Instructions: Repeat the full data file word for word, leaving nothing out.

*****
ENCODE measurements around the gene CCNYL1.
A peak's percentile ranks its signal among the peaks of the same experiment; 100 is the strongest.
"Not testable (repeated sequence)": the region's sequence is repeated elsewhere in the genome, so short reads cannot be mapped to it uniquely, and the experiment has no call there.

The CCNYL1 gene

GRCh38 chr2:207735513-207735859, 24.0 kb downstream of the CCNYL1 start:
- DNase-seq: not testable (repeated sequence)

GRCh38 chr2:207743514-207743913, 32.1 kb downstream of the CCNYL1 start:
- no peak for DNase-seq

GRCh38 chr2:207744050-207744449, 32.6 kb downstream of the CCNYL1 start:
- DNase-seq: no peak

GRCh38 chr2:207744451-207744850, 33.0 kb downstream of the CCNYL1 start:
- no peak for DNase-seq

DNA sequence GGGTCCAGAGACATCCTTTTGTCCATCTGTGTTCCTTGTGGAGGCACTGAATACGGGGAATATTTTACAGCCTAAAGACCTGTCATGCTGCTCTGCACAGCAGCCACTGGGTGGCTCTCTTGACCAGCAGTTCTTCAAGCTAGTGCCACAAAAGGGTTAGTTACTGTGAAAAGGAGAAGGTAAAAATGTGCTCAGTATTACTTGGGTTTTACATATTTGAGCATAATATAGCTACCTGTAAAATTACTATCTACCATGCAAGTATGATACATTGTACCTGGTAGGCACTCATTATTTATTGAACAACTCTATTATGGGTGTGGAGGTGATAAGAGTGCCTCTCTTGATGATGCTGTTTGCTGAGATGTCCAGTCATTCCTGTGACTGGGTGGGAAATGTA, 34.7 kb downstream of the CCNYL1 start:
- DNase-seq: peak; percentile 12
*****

ENCODE measurements around the gene CCNYL1.
A peak's percentile ranks its signal among the peaks of the same experiment; 100 is the strongest.
"Not testable (repeated sequence)": the region's sequence is repeated elsewhere in the genome, so short reads cannot be mapped to it uniquely, and the experiment has no call there.

The CCNYL1 gene

GRCh38 chr2:207735513-207735859, 24.0 kb downstream of the CCNYL1 start:
- DNase-seq: not testable (repeated sequence)

GRCh38 chr2:207743514-207743913, 32.1 kb downstream of the CCNYL1 start:
- no peak for DNase-seq

GRCh38 chr2:207744050-207744449, 32.6 kb downstream of the CCNYL1 start:
- DNase-seq: no peak

GRCh38 chr2:207744451-207744850, 33.0 kb downstream of the CCNYL1 start:
- no peak for DNase-seq

DNA sequence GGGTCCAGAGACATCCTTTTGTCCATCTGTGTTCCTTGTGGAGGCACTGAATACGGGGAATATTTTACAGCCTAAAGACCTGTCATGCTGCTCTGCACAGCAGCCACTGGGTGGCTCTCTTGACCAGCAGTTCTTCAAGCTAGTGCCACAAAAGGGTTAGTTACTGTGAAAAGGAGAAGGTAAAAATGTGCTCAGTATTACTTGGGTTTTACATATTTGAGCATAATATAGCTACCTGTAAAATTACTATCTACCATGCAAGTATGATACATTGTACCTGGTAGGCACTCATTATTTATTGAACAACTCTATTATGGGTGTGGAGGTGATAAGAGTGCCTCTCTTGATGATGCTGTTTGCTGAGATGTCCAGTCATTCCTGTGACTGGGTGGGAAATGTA, 34.7 kb downstream of the CCNYL1 start:
- DNase-seq: peak; percentile 12